Curiosities such as signed and unsigned bat knobs (numbered 1/1) add to the intrigue of Topps Tier One. A card with parts of Aaron’s or Ty Cobb’s bat makes for interesting discussions amongst collectors. One-of-one cut signatures from deceased Hall of Fame legends Joe DiMaggio, Roger Maris, and Willie Stargell also give collectors more vintage items to track down.

The box provided for this review yielded autographs of Steve Carlton (#/25), Miguel Sano (#/90) and a Zach Britton relic (#/331). The two signatures display nicely on both cards and the copper tinged signature of “Lefty” Carlton makes his deliberate autograph stand out amidst the wave of blue sharpies in collections everywhere.

2017 Topps Tier One Steve Carlton Copper Autograph / Topps
It is quite understandable that some hobbyists might not want to take a $125 chance on only three cards, as Topps’ guaranteed hit products tend to appeal to a niche segment of the hobby. While Topps can’t guarantee a dollar-for-dollar return on your investment with 2017 Tier One, it’s a good bet that collectors will walk away happy after a purchase.



Thursday, July 6, 2017

Gene Conley recalls the rocky start to his major league career

At six-foot-eight, Gene Conley towered over his competition on the mound and the hardwood. He used his tremendous athleticism to claim his stake in two professional sports in a way that no other athlete has done since.

The two-sport star earned Major League Baseball and NBA championships respectively with the Milwaukee Braves (1957) and the Boston Celtics (1959-1961), making him the only player ever to accomplish this feat. Sadly, Conley passed away July 4, 2017 in Foxborough, Massachusetts. He was 86.

Gene Conley 1951 Hartford Chiefs
After the Boston Braves lured Conley from his studies at Washington State University at the end of the 1950 school year, Conley’s performance for Class A Hartford in 1951 showed why the Braves persistently recruited him. Conley posted an impressive 20-9 record with a 2.16 ERA, and was named the Most Valuable Player of the Eastern League and the Sporting News Minor League Player of the Year. After one dominant performance, his catcher and former Negro Leaguer player Stanley Glenn, compared Conley to arguably the greatest pitcher ever.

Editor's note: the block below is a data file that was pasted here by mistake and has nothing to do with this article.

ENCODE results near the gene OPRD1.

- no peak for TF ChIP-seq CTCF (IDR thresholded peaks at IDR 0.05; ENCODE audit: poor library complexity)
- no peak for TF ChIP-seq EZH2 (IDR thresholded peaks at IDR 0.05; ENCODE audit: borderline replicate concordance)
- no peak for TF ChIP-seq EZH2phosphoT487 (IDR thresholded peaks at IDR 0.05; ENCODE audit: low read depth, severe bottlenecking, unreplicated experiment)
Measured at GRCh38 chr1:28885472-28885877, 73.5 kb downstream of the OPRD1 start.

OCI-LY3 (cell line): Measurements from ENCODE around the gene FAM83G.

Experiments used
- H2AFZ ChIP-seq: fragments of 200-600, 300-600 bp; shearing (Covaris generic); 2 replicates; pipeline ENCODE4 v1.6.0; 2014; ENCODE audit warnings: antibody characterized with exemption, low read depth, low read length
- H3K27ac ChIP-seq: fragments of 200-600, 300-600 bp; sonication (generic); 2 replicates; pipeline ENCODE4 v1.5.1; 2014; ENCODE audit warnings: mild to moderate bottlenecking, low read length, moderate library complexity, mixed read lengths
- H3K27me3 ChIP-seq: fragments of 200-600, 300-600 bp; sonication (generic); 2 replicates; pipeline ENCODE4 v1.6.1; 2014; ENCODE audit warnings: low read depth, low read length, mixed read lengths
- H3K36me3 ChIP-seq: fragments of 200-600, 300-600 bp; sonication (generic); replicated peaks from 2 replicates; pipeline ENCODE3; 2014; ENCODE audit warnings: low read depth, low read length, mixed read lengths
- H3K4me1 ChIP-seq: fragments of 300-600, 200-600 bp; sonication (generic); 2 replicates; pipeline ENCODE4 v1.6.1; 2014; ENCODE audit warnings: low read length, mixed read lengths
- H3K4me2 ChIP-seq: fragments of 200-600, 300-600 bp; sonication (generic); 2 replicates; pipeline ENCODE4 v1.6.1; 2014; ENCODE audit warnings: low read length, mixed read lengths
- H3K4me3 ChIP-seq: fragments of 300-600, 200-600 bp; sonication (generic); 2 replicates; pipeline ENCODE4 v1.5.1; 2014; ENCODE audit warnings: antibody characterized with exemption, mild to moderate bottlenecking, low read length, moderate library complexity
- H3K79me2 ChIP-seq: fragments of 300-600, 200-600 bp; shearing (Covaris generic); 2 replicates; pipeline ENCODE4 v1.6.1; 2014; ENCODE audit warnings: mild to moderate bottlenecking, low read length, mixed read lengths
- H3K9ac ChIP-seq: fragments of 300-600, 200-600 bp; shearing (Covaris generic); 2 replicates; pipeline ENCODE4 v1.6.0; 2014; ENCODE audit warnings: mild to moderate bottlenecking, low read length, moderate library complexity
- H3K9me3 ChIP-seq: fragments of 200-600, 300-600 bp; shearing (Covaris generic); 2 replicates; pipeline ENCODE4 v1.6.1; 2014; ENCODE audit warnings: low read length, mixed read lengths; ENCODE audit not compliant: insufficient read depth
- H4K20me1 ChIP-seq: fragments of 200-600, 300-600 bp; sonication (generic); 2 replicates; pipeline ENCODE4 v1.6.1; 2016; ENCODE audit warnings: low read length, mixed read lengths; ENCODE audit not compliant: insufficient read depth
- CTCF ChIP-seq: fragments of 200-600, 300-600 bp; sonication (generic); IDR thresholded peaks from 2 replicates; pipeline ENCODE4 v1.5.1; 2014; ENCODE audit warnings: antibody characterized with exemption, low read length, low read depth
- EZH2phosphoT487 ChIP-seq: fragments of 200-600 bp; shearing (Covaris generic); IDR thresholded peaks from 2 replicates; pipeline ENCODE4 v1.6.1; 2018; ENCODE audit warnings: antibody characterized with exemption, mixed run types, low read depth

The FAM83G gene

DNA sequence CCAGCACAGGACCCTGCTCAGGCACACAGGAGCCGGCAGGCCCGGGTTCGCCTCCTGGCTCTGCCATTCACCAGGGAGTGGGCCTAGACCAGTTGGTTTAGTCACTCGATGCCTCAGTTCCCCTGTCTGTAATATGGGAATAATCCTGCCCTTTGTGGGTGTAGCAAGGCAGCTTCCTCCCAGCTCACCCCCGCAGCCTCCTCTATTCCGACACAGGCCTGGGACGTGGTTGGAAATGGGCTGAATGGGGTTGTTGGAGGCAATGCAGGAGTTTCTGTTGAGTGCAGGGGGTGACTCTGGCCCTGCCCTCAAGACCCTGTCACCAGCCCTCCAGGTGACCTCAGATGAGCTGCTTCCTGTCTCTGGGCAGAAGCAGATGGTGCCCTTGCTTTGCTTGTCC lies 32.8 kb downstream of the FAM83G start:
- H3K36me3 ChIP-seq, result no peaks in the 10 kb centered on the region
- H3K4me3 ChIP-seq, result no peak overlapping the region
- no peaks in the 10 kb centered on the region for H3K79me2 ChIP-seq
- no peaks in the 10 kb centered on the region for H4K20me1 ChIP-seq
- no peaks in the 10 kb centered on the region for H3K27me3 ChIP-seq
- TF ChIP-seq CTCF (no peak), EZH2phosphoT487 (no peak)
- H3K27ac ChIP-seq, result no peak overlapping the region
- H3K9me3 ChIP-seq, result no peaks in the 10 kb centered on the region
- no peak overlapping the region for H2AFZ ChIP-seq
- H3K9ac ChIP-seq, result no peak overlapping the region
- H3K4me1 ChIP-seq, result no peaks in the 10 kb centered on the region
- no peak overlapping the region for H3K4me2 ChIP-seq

"You reminded me of Satch tonight," Conley recalled during a 2008 telephone interview from his home.

Conley thought that he would work his way through the minor league ranks, but the slumping Braves had plans otherwise. Looking to capture the magic he displayed in his lone minor league season, the Braves management felt that he could continue his meteoric ascent in the major leagues. To his surprise, the Braves kept Conley on the major league roster when they broke from spring training in 1952.

“They brought me up after one year in A-ball to Boston,” he said. “They sent me down as fast as they brought me up!”

Conley was thrown right into the fire, making his debut in the third game of the season against the eventual National League champion Brooklyn Dodgers. It was a step up Conley acknowledged over a half-century later that he wasn’t ready to make.

“I opened up against the Dodgers,” he said. “I remember the first time I was with Braves after I came up from Hartford, I wasn't ready to pitch in the big leagues. The [Dodgers] were just loaded. Oh all of them, the whole works. I remember I was sitting there in the dugout. Spahn opened the season. Someone asked, ‘Who is pitching tomorrow?’ I heard someone say at the end of the bench, ‘They're going to try that phenom from Hartford I believe.’ I was going to crawl under my seat. I think some old veteran said that. I gave up about four runs and he [Tommy Holmes] took me out in the middle of the game.”